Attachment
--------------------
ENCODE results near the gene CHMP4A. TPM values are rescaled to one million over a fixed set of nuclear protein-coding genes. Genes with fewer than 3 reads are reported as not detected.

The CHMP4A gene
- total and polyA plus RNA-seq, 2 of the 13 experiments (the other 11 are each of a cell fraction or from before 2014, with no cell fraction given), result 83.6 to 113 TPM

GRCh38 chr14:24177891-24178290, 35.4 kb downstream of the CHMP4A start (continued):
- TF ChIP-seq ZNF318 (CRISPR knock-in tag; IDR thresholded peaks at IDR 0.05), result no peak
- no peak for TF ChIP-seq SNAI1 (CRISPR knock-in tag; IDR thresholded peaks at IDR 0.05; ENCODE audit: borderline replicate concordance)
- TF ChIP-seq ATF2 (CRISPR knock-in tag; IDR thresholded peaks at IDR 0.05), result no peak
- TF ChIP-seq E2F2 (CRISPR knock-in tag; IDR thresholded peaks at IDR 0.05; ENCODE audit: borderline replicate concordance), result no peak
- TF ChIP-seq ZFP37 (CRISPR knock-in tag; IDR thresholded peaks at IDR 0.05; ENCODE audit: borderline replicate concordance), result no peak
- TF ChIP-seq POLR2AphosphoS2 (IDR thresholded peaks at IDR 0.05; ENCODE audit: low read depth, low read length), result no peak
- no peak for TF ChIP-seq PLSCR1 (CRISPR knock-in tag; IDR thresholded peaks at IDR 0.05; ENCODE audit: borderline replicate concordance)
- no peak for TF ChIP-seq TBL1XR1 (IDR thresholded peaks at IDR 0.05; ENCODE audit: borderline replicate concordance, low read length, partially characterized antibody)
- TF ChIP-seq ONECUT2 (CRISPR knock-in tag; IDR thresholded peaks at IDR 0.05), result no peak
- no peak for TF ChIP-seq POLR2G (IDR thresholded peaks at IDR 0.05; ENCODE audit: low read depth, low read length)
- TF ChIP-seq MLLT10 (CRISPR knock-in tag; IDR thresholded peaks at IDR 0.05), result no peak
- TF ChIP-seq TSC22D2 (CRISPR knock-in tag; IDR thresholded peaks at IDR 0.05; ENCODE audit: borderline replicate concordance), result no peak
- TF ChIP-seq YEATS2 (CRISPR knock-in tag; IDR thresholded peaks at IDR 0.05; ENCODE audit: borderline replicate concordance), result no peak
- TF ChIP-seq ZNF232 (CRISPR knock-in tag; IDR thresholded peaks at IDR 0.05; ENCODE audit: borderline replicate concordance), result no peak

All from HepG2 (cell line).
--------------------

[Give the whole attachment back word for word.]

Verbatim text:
ENCODE results near the gene CHMP4A. TPM values are rescaled to one million over a fixed set of nuclear protein-coding genes. Genes with fewer than 3 reads are reported as not detected.

The CHMP4A gene
- total and polyA plus RNA-seq, 2 of the 13 experiments (the other 11 are each of a cell fraction or from before 2014, with no cell fraction given), result 83.6 to 113 TPM

GRCh38 chr14:24177891-24178290, 35.4 kb downstream of the CHMP4A start (continued):
- TF ChIP-seq ZNF318 (CRISPR knock-in tag; IDR thresholded peaks at IDR 0.05), result no peak
- no peak for TF ChIP-seq SNAI1 (CRISPR knock-in tag; IDR thresholded peaks at IDR 0.05; ENCODE audit: borderline replicate concordance)
- TF ChIP-seq ATF2 (CRISPR knock-in tag; IDR thresholded peaks at IDR 0.05), result no peak
- TF ChIP-seq E2F2 (CRISPR knock-in tag; IDR thresholded peaks at IDR 0.05; ENCODE audit: borderline replicate concordance), result no peak
- TF ChIP-seq ZFP37 (CRISPR knock-in tag; IDR thresholded peaks at IDR 0.05; ENCODE audit: borderline replicate concordance), result no peak
- TF ChIP-seq POLR2AphosphoS2 (IDR thresholded peaks at IDR 0.05; ENCODE audit: low read depth, low read length), result no peak
- no peak for TF ChIP-seq PLSCR1 (CRISPR knock-in tag; IDR thresholded peaks at IDR 0.05; ENCODE audit: borderline replicate concordance)
- no peak for TF ChIP-seq TBL1XR1 (IDR thresholded peaks at IDR 0.05; ENCODE audit: borderline replicate concordance, low read length, partially characterized antibody)
- TF ChIP-seq ONECUT2 (CRISPR knock-in tag; IDR thresholded peaks at IDR 0.05), result no peak
- no peak for TF ChIP-seq POLR2G (IDR thresholded peaks at IDR 0.05; ENCODE audit: low read depth, low read length)
- TF ChIP-seq MLLT10 (CRISPR knock-in tag; IDR thresholded peaks at IDR 0.05), result no peak
- TF ChIP-seq TSC22D2 (CRISPR knock-in tag; IDR thresholded peaks at IDR 0.05; ENCODE audit: borderline replicate concordance), result no peak
- TF ChIP-seq YEATS2 (CRISPR knock-in tag; IDR thresholded peaks at IDR 0.05; ENCODE audit: borderline replicate concordance), result no peak
- TF ChIP-seq ZNF232 (CRISPR knock-in tag; IDR thresholded peaks at IDR 0.05; ENCODE audit: borderline replicate concordance), result no peak

All from HepG2 (cell line).